I saw my first deer in the woods alongside Kingussie Golf Club, and thoroughly enjoyed the Gynack Mill Trail that took me into the town. As I made my way uphill to Ruthven Barracks, I was passed by a familiar orange car. More Macnabs lurking on the trail – although these ones I knew about! My Mum, Dad, Aunty and dog were on their way up to the Moray Coast, and timed it so perfectly to meet me at the Barracks for a sunny picnic lunch.

Ruthven Barracks

Loch Gynack







My Dad then joined me for the next section, which follows the Badenoch Way to Kincraig. This is another very pleasant section of the trail, especially on a day as nice as this. My feet and hips were sore by the end of the day, and by the time I reached the watersports centre at Loch Insh I was quite exhausted. However watching the sun set over Loch Insh was a fitting end to my penultimate day on the East Highland Way.

Loch Insh







Frank Bruce

I was really looking forward to the final day – I knew this would be a beautiful stage to finish on, walking alongside Loch an Eilein and through the Rothiemurchus Estate to Aviemore. The day also started so well, with a visit to the Frank Bruce Sculpture Park, which is on the route. What an amazing place – it felt almost eerie on my own, but I was so impressed by the sculptures on display. It’s well worth taking the time to explore each one.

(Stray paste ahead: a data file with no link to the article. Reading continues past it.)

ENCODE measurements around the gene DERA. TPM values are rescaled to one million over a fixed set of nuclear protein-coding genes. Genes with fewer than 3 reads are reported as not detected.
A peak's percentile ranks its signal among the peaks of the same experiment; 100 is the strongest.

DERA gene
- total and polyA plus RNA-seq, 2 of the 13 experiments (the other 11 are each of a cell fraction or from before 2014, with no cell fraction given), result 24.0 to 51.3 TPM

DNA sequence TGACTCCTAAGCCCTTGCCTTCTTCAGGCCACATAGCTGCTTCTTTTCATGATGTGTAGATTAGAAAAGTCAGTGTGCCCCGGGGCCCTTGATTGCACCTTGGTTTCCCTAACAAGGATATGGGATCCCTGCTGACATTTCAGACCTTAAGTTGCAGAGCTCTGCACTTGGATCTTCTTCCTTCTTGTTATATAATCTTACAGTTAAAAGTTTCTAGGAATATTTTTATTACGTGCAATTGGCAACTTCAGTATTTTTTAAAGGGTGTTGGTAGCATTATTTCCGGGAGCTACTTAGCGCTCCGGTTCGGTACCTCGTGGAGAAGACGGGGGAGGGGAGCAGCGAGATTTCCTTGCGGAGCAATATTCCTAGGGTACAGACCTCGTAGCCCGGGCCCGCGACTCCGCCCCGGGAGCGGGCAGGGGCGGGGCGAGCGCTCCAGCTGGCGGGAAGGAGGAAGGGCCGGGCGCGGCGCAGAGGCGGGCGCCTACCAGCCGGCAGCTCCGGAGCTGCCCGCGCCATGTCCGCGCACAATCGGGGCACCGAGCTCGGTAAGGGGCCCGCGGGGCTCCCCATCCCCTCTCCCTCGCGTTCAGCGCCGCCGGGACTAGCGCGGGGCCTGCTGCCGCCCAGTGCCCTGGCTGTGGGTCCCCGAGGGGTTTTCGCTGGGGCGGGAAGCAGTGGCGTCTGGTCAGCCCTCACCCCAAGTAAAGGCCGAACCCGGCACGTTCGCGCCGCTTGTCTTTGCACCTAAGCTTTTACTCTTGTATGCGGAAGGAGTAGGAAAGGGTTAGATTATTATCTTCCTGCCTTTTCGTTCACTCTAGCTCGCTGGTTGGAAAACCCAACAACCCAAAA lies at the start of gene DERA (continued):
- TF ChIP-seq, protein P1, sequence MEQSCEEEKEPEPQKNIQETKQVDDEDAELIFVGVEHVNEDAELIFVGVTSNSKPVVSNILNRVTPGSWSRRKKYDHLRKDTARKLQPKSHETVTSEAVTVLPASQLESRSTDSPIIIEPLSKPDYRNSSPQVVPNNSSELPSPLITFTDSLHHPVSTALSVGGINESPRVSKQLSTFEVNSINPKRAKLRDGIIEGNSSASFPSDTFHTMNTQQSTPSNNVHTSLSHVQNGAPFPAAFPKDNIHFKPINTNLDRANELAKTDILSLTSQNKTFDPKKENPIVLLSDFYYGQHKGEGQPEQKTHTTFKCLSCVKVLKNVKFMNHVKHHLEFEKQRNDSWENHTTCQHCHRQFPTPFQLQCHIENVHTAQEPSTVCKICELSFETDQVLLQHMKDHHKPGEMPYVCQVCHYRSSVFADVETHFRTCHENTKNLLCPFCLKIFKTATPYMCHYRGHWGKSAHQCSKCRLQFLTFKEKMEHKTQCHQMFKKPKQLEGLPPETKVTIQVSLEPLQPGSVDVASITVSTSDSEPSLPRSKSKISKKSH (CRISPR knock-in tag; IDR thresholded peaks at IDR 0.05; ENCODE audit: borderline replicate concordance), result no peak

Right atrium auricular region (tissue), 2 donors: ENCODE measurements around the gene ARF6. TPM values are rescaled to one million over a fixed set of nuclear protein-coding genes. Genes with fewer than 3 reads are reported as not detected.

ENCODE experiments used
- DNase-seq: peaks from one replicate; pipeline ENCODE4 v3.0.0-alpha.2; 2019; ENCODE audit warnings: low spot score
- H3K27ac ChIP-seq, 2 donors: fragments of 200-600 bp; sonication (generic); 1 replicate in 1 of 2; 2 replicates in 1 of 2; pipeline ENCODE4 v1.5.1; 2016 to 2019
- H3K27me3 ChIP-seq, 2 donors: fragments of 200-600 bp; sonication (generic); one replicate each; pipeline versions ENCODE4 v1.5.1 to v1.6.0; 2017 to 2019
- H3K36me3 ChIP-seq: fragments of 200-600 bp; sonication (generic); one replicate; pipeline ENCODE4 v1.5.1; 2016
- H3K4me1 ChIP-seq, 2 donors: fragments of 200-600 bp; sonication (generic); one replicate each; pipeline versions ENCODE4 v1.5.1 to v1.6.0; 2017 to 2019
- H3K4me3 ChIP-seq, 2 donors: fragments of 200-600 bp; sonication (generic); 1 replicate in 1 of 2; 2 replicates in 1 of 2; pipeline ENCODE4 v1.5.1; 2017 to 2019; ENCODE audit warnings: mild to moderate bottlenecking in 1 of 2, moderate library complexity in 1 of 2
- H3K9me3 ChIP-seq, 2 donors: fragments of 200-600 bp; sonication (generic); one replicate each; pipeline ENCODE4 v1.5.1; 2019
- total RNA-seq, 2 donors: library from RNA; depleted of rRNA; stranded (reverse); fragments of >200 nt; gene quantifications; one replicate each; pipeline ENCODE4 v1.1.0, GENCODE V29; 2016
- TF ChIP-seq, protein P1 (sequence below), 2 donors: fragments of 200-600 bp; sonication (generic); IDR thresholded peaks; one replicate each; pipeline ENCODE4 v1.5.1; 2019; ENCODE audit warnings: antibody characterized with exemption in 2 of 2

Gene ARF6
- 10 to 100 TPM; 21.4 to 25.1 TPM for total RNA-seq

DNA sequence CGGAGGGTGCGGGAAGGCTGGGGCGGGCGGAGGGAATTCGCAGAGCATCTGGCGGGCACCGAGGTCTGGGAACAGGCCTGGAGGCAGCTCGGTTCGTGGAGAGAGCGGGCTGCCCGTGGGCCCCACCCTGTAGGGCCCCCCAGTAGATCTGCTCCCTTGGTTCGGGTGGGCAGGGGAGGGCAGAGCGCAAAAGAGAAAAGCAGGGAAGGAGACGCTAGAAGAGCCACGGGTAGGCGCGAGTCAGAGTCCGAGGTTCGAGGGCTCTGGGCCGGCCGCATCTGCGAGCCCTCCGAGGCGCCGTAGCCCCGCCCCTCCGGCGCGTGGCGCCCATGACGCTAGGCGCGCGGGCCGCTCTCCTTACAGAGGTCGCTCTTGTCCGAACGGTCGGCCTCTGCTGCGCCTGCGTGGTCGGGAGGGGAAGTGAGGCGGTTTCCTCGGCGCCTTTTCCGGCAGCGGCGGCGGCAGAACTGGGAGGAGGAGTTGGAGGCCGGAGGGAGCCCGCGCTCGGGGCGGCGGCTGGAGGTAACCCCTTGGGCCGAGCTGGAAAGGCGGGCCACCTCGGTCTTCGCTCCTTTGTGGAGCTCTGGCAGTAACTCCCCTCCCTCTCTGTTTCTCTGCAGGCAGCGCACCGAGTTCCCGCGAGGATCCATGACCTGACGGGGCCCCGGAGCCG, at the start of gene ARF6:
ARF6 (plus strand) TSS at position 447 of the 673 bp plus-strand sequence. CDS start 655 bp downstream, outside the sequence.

From there it was good tracks, bonny blooming heather and ancient Caledonian forests all the way to Aviemore. I stopped and had my packed lunch on the shores of Loch an Eilein, which seemed appropriate as it was voted Britain’s favourite picnic spot recently. From there Aviemore was just a short distance away, and I liked the fact that this last day is 10.5 miles and quite straightforward. 








As I walked along the cycle-path into Aviemore, knowing my 82 mile walk was about to come to an end, I reflected on the experiences I’d had along the way. I’d really enjoyed the walk, although it tested me on a number of occasions. I kept a close eye on my map, guidebook and route notes, and also enjoyed the wealth of information they provided. I found the walk to be challenging, but I also found it to be immensely rewarding. I did feel an incredible sense of pride upon completion, and I’m already looking forward to my next walk!

Although there is no official end marker at this point, the Speyside Way start point in Aviemore provides a suitable ending. I was elated at completing this new and exciting long-distance trail, and would be delighted to assist with any questions you may have.